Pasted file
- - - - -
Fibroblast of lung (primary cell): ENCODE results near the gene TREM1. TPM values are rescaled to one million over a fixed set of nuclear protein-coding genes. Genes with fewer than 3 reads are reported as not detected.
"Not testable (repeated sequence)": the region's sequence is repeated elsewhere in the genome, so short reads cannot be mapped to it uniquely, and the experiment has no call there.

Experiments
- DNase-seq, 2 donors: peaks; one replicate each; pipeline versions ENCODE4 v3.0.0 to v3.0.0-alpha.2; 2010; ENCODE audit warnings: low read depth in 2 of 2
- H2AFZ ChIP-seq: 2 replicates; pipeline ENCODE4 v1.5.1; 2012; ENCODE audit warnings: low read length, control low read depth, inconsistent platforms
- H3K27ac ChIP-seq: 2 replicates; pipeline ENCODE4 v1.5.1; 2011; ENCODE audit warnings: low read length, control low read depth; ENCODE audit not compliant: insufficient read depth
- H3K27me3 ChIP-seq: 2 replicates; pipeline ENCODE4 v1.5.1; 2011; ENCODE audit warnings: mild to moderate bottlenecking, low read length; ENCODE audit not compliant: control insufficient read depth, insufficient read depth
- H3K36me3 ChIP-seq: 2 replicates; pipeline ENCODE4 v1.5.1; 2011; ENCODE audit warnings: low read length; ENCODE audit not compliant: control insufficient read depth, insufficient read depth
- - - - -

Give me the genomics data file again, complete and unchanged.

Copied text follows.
Fibroblast of lung (primary cell): ENCODE results near the gene TREM1. TPM values are rescaled to one million over a fixed set of nuclear protein-coding genes. Genes with fewer than 3 reads are reported as not detected.
"Not testable (repeated sequence)": the region's sequence is repeated elsewhere in the genome, so short reads cannot be mapped to it uniquely, and the experiment has no call there.

Experiments
- DNase-seq, 2 donors: peaks; one replicate each; pipeline versions ENCODE4 v3.0.0 to v3.0.0-alpha.2; 2010; ENCODE audit warnings: low read depth in 2 of 2
- H2AFZ ChIP-seq: 2 replicates; pipeline ENCODE4 v1.5.1; 2012; ENCODE audit warnings: low read length, control low read depth, inconsistent platforms
- H3K27ac ChIP-seq: 2 replicates; pipeline ENCODE4 v1.5.1; 2011; ENCODE audit warnings: low read length, control low read depth; ENCODE audit not compliant: insufficient read depth
- H3K27me3 ChIP-seq: 2 replicates; pipeline ENCODE4 v1.5.1; 2011; ENCODE audit warnings: mild to moderate bottlenecking, low read length; ENCODE audit not compliant: control insufficient read depth, insufficient read depth
- H3K36me3 ChIP-seq: 2 replicates; pipeline ENCODE4 v1.5.1; 2011; ENCODE audit warnings: low read length; ENCODE audit not compliant: control insufficient read depth, insufficient read depth